When the Misses mentioned having grown up seeing this film before I couldn't believe I'd never heard of it, a horror/monster B Movie staring William Shatner as a cowboy womanising veterinarian? This was going to be right up my street, I hoped.
As any fan of B Movies knows, it is a tricky tightrope we walk between the ideas for these films sounding wondrous and the execution being about as entertaining or polished as a folding chairs display on the home shopping network from 1985. I did fear, during the first 10 minutes of Kingdom of the Spiders that despite the splendid presence of The Shatner that this was going to be a dud, that without the requisite childish nostalgia, this was going to be a turkey. That's because B Movies do scripting and character development just a slight notch above porn films and often you have to fidget and cough through 40 minutes of tedium whilst the second assistant director's cousin flashes her acting chops and sets wobble before finally you get a glimpse at a bad rubber beastie, with obviously fake gnashers trying to chase a puppy or something.
Luckily, with Kingdom, this was not the case because despite a pretty poor opening with a lot of unnecessary waffling (we don't need to know what the local inn keeper charges for cabins!), clips of Shatner trying to flirt in cowboy duds and a dull, sandy Arizona back drop, once the tarantulas show up properly and really get going the film just throws more and more creepy crawlers at the screen until literally the screen is covered in spiders. Job, as they say, done.
The film makers boast that they had 5,000 real live orange kneed tarantulas for this film (at $10 a spider, apparently) and the cast must have had nerves of steel coated in lead and glazed in gold the way these hairy critters are dropped with gay abandon all over them, even Shatner gets a ton dumped on his head and back towards the end. Thank goodness CGI had not been invented then because the real thing, mixed with the odd animatronic model in the distance, or in stunt shots, is so much more effective. This film also contains a couple of real stand out moments like the scene where, in slight homage to The Birds, a swing set goes from being devoid of spiders to slowly covered in them, trapping a terrified little girl in the process, a scene in which the sheriff drives through a small town gone mental as people frothing, swelling and dying from toxic spider bites throw themselves at the car and out of shops like deranged zombies, a crop dusting plane crashing into a barn as the pilot is over run with spiders and so on and so on for scene after scene. For a low budget B picture, it has some marvelous, uncomplicated but wholly effective set pieces.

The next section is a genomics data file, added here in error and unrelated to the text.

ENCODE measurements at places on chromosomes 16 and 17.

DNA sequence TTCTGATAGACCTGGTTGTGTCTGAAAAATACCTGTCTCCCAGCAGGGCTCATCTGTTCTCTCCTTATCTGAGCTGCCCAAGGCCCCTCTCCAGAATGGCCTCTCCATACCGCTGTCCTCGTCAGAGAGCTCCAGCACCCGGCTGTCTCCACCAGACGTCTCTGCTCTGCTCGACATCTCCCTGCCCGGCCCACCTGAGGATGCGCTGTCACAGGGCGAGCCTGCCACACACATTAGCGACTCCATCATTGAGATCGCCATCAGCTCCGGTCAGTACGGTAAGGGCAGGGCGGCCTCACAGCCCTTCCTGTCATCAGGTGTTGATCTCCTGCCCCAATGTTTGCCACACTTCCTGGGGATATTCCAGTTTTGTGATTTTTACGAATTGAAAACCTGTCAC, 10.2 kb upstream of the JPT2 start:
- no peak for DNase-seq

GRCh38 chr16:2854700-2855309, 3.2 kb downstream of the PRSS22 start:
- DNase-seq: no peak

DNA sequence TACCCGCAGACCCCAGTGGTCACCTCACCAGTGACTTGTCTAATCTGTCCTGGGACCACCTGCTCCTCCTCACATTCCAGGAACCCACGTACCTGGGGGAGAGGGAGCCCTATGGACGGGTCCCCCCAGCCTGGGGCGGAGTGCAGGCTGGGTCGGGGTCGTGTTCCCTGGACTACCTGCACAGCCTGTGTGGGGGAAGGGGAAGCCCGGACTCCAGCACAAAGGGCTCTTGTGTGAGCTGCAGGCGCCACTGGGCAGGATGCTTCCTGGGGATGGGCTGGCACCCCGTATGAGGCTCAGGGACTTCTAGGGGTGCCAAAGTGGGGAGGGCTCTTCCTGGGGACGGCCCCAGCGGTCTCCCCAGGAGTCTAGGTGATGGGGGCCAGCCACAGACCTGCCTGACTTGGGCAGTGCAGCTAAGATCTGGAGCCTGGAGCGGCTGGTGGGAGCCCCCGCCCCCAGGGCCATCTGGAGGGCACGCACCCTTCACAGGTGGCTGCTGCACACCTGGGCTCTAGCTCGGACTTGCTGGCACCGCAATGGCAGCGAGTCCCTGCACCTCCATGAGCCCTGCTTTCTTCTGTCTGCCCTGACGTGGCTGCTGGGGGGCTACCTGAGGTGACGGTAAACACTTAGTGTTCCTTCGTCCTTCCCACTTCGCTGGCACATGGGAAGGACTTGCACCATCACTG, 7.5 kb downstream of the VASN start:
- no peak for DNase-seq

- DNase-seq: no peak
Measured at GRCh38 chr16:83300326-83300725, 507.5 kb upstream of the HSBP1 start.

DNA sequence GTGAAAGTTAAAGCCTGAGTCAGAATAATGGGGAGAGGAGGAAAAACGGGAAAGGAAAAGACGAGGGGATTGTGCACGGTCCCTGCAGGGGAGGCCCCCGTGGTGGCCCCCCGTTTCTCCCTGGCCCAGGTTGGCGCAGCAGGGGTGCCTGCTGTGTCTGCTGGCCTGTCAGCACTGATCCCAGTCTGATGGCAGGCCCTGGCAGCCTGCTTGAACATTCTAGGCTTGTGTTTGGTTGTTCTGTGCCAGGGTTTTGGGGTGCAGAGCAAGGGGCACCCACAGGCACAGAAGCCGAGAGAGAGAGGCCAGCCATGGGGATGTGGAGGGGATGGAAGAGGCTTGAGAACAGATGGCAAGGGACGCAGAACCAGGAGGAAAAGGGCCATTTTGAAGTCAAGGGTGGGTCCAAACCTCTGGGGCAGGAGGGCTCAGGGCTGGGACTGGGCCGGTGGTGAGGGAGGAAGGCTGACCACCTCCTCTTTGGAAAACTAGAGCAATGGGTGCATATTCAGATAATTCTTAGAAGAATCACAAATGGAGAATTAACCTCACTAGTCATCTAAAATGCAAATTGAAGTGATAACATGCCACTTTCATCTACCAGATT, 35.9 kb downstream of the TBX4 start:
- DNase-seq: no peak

The film even managed to whip in an anti-pesticide/environmental message that was a decade ahead of its time!
For once one of these films had obvious ambitions and achieved them without the thing looking too hokey. The real shame these days, with CGI getting cheaper and cheaper, is that independent low budget movies have turned to using ridiculously bad CG effects that look completely awful rather than having to find inventive, simple, old fashioned and effective techniques to achieve their objective. I think that's why Kingdom of the Spiders was so refreshing and fun for me because it seemed to achieve everything it set out to do, some of it very big and exciting and you never felt it was made out of the back of a caravan for a handful of crisps and a can of soda (which no doubt Shatner kept all to himself).
Yes the script was absolutely awful and no there weren't enough Shatner as a hero moments but as spider movies go I think I'll make it my top one. Stick with it and this movie has a lot to love about it. Just look at the poster, it's pure genius!
7 out of 10 sushi spider rolls
Points from The Misses 7 out of 10 sushi spider rolls